Roc (1991)

Critics hailed Fox’s “Roc” as one of the best new shows of the 1991-92 season. The sitcom starred Charles S. Dutton as Roc Emerson, a garbage collector who lives with his wife, Eleanor (Ella Joyce), a nurse, and their extended family in a working-class Baltimore neighborhood.

One early episode, which revolved around an unhoused pregnant woman who goes into early labor, is full of hilarious twists, but also takes a grim turn, as Roc presses the woman (Debbi Morgan) and her husband (Tommy Davidson) about how they ended up picking through the Emerson family’s trash.

“Oh yeah, you can talk. You got a house. You got a job. You got people who care about you. We don’t have that!” the husband tells him. “The chips fell your way; they didn’t fall my way.”

“Roc” shot its entire second season live, with Stan Lathan at the helm. The director, who made his foray into scripted shows on “Sanford and Son,” had directed a handful of Season 1 episodes before taking on all of Seasons 2 and 3. Nearly three decades before “Empire” featured a historic gay wedding, “Roc” aired a GLAAD Award-winning episode that found Roc’s Uncle Russell (Richard Roundtree, as in Shaft!) marrying his partner (Stephen Poletti).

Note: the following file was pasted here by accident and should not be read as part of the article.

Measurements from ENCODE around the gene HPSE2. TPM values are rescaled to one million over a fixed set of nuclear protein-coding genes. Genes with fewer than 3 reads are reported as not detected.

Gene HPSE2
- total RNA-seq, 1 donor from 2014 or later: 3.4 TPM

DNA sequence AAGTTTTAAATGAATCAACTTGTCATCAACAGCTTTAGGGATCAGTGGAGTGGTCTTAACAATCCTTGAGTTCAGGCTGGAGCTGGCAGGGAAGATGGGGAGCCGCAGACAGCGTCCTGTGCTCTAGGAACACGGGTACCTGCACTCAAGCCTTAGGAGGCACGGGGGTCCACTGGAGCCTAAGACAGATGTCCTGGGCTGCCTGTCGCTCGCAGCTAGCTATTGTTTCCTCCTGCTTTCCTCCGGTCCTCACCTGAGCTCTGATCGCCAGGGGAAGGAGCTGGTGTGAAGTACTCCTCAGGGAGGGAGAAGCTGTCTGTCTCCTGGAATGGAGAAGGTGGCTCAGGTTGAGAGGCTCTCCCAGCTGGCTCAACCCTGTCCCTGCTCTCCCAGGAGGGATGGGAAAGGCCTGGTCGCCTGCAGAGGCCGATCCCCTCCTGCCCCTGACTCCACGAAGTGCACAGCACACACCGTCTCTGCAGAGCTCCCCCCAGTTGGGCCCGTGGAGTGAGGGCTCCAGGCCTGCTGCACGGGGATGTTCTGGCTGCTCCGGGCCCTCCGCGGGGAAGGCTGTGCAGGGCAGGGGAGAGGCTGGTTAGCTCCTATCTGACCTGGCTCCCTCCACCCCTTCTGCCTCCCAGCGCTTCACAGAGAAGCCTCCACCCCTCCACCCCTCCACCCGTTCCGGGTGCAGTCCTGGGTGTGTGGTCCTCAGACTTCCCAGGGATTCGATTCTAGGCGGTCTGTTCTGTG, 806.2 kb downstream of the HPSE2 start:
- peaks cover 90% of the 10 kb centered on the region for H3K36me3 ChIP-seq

Dutton battled with Fox executives over the tone of the show, with the network pushing more comedy and traditional sitcom elements than the Tony nominee was comfortable with. Citing low ratings, Fox canceled “Roc” after its third season — despite protests from viewers and even a Congressional Black Caucus effort to get the show back on the air.

“I just find it interesting that a show Fox always said couldn’t find an audience was never showcased in order to gain one,” Dutton said. (Streams on Pluto TV)

Living Single (1993)

Yvette Lee Bowser’s beloved show about four dynamic, successful Black women and their inner circle in Brooklyn (before it was gentrified!) gained a new generation of fans when Hulu added it in 2018. But it didn’t really get its flowers until 2020 when “Friends” alum David Schwimmer, bless his heart, suggested “there should be a Black ‘Friends,’” and Black Twitter issued a collective ahahah-ahem.